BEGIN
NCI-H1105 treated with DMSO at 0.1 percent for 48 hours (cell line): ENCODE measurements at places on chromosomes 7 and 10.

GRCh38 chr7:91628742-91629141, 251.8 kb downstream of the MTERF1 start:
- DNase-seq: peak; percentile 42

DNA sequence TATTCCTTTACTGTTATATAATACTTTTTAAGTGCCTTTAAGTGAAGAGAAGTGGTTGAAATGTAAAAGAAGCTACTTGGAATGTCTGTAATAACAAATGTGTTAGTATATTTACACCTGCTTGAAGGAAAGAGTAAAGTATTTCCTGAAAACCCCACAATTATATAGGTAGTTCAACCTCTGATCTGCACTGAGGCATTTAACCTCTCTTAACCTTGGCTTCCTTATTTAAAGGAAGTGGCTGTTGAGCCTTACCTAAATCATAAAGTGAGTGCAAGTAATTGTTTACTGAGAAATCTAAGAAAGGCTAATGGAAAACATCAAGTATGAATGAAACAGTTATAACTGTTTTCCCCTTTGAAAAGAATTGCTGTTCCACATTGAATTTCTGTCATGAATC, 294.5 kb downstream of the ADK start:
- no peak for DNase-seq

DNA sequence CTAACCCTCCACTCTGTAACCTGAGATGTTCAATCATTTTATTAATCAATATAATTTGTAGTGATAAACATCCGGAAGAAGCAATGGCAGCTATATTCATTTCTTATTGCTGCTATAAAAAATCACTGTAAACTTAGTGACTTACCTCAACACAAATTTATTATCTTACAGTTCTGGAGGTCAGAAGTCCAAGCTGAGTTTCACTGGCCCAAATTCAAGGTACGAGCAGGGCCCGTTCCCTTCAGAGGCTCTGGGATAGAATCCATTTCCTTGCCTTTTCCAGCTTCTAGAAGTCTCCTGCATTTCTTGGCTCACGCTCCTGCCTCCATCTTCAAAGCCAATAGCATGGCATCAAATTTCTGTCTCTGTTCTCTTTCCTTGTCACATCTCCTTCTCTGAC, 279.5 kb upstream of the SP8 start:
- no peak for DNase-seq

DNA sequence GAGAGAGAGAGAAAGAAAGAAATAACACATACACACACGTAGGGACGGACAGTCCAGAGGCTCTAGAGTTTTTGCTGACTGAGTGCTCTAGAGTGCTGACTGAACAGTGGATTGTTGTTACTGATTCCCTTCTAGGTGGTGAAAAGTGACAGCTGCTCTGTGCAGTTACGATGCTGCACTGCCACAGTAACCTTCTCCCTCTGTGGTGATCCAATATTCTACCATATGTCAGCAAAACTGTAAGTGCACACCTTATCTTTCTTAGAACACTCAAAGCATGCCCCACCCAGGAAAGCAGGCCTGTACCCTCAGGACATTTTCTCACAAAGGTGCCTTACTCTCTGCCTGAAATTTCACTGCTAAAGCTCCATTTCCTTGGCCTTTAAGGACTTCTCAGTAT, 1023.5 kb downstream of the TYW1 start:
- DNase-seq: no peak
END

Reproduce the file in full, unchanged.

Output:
NCI-H1105 treated with DMSO at 0.1 percent for 48 hours (cell line): ENCODE measurements at places on chromosomes 7 and 10.

GRCh38 chr7:91628742-91629141, 251.8 kb downstream of the MTERF1 start:
- DNase-seq: peak; percentile 42

DNA sequence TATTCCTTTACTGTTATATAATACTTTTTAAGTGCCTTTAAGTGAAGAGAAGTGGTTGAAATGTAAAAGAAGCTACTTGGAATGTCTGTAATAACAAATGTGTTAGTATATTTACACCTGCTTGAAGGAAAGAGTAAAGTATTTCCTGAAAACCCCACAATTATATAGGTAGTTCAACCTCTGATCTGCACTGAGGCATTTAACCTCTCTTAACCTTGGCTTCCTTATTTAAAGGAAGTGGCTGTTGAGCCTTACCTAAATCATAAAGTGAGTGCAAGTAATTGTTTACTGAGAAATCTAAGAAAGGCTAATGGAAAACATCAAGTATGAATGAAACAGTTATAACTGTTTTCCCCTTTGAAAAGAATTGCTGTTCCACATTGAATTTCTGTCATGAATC, 294.5 kb downstream of the ADK start:
- no peak for DNase-seq

DNA sequence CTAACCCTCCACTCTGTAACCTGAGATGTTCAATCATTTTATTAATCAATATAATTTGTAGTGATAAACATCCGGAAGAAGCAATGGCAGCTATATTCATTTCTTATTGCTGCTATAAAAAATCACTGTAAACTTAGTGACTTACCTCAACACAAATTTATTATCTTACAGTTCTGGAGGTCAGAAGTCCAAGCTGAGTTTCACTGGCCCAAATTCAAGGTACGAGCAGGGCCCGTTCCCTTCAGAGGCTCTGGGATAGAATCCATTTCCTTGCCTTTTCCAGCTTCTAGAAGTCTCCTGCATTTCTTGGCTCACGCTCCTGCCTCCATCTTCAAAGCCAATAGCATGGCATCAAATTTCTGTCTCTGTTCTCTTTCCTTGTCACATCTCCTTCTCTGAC, 279.5 kb upstream of the SP8 start:
- no peak for DNase-seq

DNA sequence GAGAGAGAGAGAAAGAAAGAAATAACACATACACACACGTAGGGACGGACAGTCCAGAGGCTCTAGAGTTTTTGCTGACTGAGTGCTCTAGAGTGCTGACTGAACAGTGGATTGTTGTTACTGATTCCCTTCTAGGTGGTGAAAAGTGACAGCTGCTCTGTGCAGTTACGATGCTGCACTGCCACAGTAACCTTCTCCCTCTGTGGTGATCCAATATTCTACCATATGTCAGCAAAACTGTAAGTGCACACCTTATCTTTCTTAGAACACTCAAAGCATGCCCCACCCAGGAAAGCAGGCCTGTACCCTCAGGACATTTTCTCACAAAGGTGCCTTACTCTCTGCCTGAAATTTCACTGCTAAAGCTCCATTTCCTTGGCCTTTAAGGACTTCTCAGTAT, 1023.5 kb downstream of the TYW1 start:
- DNase-seq: no peak